In the Restaurant Industry, What is an Expeditor?
A restaurant expeditor is responsible for helping to maintain the efficiency of a restaurant kitchen by delivering dishes to the table. Although an expediter does not take orders from customer, he or she delivers items to the customer’s table when they are ready. This assists waiters and waitresses, and it also keeps up a constant flow of items from the kitchen to the table to the dishwasher.
Usually, expeditors will be employed at larger rather than at smaller restaurants. Servers will typically be responsible for the task of expediting food themselves at smaller restaurants.
Main Job Duties
A food expeditor is responsible for delivering food to the customers’ tables, but this is not the only job duty for which an expeditor is responsible. An expeditor must also ensure that kitchen orders have been properly prepared before delivering them to the table. An expeditor may have to add certain garnishes or condiments to a dish before it is ready to be delivered. He or she might also need to direct kitchen staff on what orders to produce, or communicate with waitstaff and other expeditors as to where dishes need to be delivered.
Often a great deal of stress is involved with the job of being an expeditor at a restaurant. When a restaurant is busy, expeditors are responsible for keeping things flowing and getting orders placed and delivered out to the tables as quickly as possible.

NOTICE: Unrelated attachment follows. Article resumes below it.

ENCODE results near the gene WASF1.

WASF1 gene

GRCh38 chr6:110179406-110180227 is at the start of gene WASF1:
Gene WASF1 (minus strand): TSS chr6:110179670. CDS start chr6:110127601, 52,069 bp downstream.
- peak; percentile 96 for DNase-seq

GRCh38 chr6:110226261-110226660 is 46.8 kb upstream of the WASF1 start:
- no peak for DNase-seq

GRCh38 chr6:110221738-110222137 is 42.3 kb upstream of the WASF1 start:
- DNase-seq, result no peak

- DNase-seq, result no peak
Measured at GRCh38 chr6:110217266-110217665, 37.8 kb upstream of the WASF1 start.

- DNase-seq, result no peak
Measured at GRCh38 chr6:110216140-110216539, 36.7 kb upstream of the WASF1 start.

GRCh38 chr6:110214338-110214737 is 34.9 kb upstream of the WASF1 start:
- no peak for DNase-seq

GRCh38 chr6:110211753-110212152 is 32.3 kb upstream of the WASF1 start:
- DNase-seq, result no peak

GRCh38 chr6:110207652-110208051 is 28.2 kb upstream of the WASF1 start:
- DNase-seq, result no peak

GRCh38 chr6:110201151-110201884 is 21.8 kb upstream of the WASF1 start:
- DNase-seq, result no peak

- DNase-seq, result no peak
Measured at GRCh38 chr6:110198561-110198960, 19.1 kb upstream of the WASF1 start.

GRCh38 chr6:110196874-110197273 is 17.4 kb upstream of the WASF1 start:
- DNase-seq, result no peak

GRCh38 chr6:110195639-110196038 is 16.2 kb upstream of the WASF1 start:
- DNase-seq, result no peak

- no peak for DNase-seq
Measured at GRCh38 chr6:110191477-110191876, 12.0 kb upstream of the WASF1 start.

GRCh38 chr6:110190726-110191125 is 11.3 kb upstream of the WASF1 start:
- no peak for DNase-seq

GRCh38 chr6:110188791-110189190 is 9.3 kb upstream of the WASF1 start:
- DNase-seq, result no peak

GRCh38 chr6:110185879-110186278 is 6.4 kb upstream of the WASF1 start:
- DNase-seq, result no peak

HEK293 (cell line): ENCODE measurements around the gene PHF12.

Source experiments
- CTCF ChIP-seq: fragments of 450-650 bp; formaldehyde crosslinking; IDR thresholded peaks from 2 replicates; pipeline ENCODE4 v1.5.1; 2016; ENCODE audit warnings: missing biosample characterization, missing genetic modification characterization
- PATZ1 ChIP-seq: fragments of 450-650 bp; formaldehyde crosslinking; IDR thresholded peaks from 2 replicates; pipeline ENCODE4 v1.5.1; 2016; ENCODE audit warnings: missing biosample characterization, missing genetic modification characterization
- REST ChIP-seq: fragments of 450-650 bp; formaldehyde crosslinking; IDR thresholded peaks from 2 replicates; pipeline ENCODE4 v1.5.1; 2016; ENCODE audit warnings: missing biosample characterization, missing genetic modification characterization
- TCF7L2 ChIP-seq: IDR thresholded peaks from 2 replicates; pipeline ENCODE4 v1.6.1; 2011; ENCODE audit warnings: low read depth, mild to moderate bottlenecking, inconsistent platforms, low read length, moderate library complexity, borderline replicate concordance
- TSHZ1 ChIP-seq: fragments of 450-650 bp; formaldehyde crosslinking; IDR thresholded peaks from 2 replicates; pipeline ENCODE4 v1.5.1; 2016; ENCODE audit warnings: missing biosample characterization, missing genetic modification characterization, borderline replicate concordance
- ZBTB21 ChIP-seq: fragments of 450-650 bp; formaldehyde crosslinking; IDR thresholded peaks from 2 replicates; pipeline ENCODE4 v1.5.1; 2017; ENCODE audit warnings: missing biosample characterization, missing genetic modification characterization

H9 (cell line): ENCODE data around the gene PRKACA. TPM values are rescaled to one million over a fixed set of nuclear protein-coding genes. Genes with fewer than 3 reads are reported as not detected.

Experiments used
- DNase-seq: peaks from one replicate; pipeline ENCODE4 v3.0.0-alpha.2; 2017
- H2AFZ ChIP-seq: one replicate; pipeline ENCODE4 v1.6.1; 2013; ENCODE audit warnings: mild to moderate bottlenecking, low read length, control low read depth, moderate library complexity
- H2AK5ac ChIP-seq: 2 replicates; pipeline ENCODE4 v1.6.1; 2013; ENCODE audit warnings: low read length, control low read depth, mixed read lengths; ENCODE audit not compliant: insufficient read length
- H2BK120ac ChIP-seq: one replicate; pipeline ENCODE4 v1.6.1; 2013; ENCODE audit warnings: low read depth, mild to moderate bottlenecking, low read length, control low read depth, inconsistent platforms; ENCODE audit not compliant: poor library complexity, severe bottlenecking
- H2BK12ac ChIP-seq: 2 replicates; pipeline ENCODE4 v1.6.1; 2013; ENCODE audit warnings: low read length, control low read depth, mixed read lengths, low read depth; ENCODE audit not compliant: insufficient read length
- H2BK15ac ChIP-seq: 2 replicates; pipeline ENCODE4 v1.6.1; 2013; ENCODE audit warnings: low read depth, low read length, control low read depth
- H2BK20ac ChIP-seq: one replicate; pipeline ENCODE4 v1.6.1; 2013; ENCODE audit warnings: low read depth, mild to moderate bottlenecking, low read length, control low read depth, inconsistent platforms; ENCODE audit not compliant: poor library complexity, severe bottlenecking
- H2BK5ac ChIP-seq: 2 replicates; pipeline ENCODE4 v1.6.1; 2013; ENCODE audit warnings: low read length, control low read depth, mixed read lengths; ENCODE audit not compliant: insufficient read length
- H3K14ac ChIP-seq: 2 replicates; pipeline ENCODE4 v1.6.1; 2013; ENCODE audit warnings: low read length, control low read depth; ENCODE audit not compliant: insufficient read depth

Expeditors need to be constantly aware of factors such as food safety and the temperature of the food that is ready to go out to the customers. An expeditor’s shift may be long, and by the end of a work day expeditors have generally been engaged in constant activity throughout the day. This means that physical stamina is important for those who wish to have success as expeditors.
Expeditors need to stay organized throughout the day to avoid becoming overwhelmed during busy times. They must also be able to communicate well with other members of restaurant staff. They need to be coordinated and able to keep track of several different tasks at once. It’s important that an expeditor is not afraid to speak up loudly to let coworkers know what needs to be done.
Furthermore, expeditors must be oriented to providing exceptional customer service. They must often handle customer complaints and answer customer questions regarding menu items and more. Sometimes, expeditors need to have food handling certification or qualifications from a health department.
An expeditor may need to have a high school diploma. Those who are aspiring to work as expeditors at fine dining establishments may need to achieve an even higher level of education, such as a hospitality degree. Upscale restaurants may require that expeditors have culinary training or- at least- that they have previous restaurant experience. However, experience in another restaurant position- such as working as a line cook or dishwasher- may be enough to qualify for an expeditor position.
Those who like the idea of working in a fast-paced restaurant environment should have no trouble finding opportunities to work in restaurant expeditor positions.